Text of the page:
Dementia is a general term for an overall decline in cognitive function that includes Alzheimer’s disease, vascular dementia, frontotemporal dementia, and dementia with Lewy bodies.
As the disease progresses it causes memory, language, and reasoning skills to deteriorate. Although typically associated with adults over the age of 65, approximately 5% of patients develop an early-onset form of dementia as early as their 30s, 40s, or 50s.
Approximately 12% of cases of early-onset Alzheimer’s are due to a rare genetic mutation leading to an inherited form of the disease called familial Alzheimer’s. Individuals with Down’s syndrome are also more likely to develop early-onset Alzheimer’s since the chromosome associated with the syndrome also carries the gene for amyloid (amyloid causes the damaging plaques in the brains of Alzheimer’s patients).
A small percentage of early-onset dementia cases can be linked to a genetic form of vascular dementia or damage to the frontal lobes of the brain that control language, emotions, and behavior.
Younger people are believed to develop rarer forms of dementia at a much higher rate than older adults. As many as 25% of early-onset dementia cases are believed to be due to rarer causes, including degenerative neurological conditions like Huntington’s disease, progressive supranuclear palsy, or Creutzfeldt-Jakob disease.
The specific presentation of dementia symptoms and the rate of progression of the disease are unique to each individual. On the other hand, patients with early-onset dementia are more likely to experience atypical forms of the disease. In older adults, memory loss is often the first noticeable symptom of dementia. In younger individuals, the initial symptoms may include language difficulties, vision changes, and personality or behavioral changes. As the damage to the brain increases, the symptoms will worsen and may include:
Diagnosing dementia in younger people is often more difficult than in older adults. There is a general lack of awareness among medical practitioners about early-onset dementia. The fact that dementia typically presents differently in young people may lead a doctor to attribute the symptoms to other causes, such as stress, depression, anxiety, or even hormonal changes related to menopause.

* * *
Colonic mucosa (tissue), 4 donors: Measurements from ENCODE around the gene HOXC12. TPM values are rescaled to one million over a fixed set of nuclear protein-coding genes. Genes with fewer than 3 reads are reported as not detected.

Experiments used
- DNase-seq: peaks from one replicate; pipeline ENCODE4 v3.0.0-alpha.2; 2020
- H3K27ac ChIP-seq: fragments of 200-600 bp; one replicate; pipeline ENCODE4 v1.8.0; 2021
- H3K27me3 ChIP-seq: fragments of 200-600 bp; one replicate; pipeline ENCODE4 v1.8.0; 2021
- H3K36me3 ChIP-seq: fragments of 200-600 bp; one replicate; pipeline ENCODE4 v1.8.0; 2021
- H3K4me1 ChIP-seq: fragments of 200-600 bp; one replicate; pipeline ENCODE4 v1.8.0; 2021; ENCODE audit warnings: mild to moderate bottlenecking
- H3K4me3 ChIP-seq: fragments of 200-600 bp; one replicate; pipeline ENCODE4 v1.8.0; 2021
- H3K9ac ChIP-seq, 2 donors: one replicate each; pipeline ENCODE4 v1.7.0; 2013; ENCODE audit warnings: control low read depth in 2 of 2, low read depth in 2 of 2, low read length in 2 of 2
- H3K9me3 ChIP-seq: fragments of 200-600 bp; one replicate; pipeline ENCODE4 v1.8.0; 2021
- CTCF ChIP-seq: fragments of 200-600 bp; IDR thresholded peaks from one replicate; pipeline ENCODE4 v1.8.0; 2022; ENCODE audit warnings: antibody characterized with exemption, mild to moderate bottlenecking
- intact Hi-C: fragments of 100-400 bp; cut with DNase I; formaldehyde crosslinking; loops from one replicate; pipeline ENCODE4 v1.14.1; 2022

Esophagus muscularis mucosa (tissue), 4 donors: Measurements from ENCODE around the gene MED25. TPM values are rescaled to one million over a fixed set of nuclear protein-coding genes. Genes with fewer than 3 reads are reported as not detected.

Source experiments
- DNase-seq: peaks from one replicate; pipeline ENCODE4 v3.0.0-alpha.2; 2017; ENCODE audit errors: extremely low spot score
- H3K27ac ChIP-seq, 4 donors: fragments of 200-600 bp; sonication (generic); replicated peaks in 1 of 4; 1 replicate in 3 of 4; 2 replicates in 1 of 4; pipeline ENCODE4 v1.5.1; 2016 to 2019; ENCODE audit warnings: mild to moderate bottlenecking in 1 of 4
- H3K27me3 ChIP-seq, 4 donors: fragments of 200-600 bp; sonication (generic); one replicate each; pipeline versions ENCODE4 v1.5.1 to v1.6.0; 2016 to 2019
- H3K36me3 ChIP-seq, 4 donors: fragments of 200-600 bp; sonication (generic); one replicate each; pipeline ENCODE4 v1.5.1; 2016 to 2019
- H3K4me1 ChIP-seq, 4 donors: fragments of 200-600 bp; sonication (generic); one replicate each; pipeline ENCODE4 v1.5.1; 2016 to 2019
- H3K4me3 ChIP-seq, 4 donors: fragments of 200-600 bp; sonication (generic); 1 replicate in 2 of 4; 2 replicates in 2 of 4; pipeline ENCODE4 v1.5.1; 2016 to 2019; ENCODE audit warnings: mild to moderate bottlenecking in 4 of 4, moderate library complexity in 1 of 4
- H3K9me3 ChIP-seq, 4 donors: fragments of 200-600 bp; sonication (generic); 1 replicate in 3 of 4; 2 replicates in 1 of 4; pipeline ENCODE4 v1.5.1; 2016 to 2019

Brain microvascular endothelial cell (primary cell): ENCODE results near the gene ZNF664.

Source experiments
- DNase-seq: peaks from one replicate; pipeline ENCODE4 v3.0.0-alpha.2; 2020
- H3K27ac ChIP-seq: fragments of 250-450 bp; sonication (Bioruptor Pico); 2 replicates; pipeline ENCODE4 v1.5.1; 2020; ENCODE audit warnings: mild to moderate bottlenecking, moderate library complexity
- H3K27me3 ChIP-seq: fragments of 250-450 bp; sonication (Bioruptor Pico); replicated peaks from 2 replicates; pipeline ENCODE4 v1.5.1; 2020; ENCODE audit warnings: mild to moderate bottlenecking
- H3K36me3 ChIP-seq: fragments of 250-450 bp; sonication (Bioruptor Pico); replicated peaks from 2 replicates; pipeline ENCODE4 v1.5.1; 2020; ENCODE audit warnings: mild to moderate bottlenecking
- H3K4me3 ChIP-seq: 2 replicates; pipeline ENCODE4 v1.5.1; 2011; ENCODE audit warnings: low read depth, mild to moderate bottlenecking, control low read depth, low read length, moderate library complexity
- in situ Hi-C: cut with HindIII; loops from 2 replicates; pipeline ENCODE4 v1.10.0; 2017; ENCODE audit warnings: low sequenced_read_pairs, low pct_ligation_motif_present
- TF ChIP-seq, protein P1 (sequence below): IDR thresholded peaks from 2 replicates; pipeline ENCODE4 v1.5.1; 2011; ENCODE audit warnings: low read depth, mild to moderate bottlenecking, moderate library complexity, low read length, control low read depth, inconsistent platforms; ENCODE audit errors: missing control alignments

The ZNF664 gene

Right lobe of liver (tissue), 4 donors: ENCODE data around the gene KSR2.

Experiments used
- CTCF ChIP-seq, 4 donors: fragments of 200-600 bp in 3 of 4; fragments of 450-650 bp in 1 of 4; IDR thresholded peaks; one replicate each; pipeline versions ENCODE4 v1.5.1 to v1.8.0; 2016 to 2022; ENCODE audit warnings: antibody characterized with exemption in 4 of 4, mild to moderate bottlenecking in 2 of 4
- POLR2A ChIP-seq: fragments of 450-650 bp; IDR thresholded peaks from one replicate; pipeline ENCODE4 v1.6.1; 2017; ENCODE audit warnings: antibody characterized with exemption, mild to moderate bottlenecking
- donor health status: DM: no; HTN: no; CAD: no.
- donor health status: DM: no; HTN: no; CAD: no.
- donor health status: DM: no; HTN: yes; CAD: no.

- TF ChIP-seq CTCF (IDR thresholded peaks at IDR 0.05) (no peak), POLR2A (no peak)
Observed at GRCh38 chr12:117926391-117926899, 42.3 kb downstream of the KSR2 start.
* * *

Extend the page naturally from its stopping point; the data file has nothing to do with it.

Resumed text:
The assessment and diagnosis of early-onset dementia typically involve a combination of the following:
While the effects of dementia are devastating at any age, younger individuals do face additional challenges in dealing with their condition. Those affected by early-onset dementia are more likely to still be in the workforce, have dependent children, and mortgages or other significant financial commitments.
The disease may force them to stop working and become financially and physically dependent on others. This may lead to decreased self-esteem and depression as they struggle to cope with losing skills at a young age. There also tends to be a lack of age-appropriate support services for those suffering from early-onset dementia.
Currently, there is no cure for dementia. However, certain lifestyles and diets can help increase the odds of keeping dementia at bay, as well as keeping your brain engaged and stimulated, including a myriad of cognitive exercises, such as the SMART Brain Aging program (such cognitive programs are more effective when the symptoms are caught early and can help to slow the progress of dementia in patients).